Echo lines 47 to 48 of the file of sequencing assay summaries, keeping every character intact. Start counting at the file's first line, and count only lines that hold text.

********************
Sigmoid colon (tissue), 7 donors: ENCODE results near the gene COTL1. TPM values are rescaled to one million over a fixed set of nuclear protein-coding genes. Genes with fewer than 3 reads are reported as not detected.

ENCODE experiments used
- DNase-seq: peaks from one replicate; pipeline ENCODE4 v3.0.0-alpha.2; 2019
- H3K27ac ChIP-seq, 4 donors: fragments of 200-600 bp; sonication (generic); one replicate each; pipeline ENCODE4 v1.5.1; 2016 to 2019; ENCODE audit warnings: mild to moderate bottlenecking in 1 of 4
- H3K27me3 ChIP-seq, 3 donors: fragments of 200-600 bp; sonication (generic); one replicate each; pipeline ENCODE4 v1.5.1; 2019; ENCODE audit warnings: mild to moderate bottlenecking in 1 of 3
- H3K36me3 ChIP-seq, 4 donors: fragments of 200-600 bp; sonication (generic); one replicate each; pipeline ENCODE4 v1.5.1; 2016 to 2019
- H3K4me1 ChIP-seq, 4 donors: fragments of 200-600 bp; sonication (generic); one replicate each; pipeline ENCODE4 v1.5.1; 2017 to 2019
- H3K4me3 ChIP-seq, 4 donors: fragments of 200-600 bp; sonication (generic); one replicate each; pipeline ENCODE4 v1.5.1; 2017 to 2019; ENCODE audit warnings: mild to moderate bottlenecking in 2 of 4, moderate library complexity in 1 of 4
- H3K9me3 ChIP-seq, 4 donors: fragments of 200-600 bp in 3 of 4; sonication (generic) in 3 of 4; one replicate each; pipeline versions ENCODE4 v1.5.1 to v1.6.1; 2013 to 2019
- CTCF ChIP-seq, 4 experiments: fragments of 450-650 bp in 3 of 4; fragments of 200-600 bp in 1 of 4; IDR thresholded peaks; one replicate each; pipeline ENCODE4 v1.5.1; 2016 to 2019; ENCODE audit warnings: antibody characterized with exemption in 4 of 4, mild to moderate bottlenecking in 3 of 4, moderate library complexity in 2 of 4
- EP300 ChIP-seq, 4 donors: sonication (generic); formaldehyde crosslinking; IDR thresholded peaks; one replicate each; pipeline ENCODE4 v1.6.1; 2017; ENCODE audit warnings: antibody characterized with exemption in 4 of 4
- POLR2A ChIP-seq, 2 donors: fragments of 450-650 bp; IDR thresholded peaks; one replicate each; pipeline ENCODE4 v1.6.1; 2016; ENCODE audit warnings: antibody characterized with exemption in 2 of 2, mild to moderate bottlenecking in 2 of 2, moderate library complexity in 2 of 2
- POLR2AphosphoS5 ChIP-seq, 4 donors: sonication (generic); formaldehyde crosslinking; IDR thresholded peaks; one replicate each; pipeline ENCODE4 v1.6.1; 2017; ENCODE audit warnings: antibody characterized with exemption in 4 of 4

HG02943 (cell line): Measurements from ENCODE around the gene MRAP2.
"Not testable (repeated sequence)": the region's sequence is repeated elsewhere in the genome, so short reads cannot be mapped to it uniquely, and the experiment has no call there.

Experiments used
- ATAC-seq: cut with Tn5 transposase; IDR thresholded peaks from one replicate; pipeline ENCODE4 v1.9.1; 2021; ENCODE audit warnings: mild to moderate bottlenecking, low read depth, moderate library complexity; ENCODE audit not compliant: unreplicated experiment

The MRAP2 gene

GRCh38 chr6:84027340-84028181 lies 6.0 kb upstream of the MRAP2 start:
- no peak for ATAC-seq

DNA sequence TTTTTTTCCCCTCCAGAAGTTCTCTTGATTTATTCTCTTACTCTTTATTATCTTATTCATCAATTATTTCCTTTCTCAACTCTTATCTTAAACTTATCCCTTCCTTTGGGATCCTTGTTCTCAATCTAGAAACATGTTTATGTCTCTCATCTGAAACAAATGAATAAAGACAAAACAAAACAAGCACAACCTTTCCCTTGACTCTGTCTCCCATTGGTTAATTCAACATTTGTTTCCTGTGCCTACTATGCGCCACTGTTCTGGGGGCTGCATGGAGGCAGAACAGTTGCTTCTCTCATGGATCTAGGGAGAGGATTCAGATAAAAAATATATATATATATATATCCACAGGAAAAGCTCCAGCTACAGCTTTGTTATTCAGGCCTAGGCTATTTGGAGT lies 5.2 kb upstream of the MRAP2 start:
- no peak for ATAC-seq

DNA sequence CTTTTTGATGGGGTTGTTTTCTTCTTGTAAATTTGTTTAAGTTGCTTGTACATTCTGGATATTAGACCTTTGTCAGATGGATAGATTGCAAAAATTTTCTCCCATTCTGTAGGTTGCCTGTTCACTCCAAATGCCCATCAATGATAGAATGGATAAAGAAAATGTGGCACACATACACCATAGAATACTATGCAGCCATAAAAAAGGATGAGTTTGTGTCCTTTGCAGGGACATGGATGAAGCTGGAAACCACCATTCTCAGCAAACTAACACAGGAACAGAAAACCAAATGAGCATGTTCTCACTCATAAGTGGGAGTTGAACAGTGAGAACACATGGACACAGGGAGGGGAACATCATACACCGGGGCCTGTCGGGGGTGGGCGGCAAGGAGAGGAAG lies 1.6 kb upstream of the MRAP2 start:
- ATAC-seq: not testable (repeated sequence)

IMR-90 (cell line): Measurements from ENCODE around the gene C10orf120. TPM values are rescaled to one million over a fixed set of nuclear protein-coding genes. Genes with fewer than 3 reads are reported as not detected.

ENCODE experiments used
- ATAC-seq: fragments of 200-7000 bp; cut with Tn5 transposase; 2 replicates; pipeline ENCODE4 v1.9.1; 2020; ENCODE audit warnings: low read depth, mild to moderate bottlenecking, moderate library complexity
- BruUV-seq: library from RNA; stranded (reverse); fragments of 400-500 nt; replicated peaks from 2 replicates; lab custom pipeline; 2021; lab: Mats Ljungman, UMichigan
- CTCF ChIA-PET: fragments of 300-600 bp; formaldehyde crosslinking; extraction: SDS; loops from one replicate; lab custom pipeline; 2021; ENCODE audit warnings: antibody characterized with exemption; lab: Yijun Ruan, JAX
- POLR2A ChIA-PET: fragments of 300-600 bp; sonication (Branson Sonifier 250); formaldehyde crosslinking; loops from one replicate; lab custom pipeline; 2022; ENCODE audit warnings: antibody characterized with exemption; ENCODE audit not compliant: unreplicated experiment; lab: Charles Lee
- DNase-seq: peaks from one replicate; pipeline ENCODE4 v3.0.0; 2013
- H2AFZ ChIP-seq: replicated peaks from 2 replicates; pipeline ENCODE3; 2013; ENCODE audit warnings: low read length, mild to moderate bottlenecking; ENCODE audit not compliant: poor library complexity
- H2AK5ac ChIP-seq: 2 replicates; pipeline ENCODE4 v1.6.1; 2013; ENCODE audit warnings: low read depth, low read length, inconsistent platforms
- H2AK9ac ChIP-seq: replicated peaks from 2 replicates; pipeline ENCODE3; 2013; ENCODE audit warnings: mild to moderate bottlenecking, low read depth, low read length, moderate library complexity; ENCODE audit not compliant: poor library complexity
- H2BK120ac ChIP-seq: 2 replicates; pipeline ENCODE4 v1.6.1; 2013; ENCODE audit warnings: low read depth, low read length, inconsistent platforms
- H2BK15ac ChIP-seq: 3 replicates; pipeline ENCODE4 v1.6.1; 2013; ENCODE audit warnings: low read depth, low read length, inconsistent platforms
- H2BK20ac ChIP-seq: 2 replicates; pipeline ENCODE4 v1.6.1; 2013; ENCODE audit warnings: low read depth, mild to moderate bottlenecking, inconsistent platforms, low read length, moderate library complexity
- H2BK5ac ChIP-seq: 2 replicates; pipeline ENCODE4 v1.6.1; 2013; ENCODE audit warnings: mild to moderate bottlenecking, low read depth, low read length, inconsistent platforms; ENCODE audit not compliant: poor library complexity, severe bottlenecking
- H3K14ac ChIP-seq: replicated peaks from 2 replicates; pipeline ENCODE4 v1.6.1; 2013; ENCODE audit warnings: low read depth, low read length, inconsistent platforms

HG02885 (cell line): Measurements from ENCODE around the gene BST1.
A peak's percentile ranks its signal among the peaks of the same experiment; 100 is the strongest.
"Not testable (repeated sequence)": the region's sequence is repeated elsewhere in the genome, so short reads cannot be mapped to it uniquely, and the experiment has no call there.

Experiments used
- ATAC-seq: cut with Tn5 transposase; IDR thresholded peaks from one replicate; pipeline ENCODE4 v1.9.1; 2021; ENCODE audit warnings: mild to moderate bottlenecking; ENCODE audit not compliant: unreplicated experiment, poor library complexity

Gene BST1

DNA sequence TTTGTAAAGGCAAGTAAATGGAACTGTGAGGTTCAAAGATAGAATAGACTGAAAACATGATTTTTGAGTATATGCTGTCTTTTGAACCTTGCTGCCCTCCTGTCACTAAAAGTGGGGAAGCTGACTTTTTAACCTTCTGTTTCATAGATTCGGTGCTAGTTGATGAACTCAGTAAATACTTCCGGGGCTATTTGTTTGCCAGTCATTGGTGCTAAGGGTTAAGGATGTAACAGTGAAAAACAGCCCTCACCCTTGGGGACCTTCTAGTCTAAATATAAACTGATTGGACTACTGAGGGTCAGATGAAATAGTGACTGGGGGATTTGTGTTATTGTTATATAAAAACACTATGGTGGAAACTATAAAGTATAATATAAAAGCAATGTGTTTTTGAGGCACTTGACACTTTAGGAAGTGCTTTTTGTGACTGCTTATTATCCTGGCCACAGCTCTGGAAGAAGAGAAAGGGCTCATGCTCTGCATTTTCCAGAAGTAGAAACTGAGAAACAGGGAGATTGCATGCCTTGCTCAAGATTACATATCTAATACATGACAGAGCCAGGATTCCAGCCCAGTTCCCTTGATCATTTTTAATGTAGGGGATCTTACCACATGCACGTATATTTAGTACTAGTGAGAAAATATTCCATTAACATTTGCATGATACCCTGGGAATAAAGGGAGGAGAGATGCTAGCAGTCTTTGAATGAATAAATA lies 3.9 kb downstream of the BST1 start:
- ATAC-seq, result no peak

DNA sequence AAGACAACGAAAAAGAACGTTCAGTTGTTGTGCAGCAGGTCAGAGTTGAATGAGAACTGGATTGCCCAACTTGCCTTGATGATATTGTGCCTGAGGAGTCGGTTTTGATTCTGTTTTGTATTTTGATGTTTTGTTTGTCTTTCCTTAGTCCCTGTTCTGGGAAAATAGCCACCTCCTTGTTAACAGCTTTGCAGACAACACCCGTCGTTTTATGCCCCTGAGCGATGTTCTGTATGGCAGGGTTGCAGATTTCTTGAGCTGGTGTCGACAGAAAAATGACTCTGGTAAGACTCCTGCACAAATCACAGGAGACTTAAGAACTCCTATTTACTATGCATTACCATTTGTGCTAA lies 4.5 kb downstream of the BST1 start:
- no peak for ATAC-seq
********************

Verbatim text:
- ATAC-seq, result no peak

DNA sequence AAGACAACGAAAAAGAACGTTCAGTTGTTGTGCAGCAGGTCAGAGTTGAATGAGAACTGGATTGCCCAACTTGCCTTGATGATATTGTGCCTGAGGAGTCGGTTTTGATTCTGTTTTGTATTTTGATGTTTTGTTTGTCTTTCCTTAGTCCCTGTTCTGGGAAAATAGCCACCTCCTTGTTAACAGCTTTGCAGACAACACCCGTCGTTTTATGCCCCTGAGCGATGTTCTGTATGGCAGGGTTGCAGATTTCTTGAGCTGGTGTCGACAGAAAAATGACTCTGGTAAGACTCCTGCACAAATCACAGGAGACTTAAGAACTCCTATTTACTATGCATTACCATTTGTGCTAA lies 4.5 kb downstream of the BST1 start: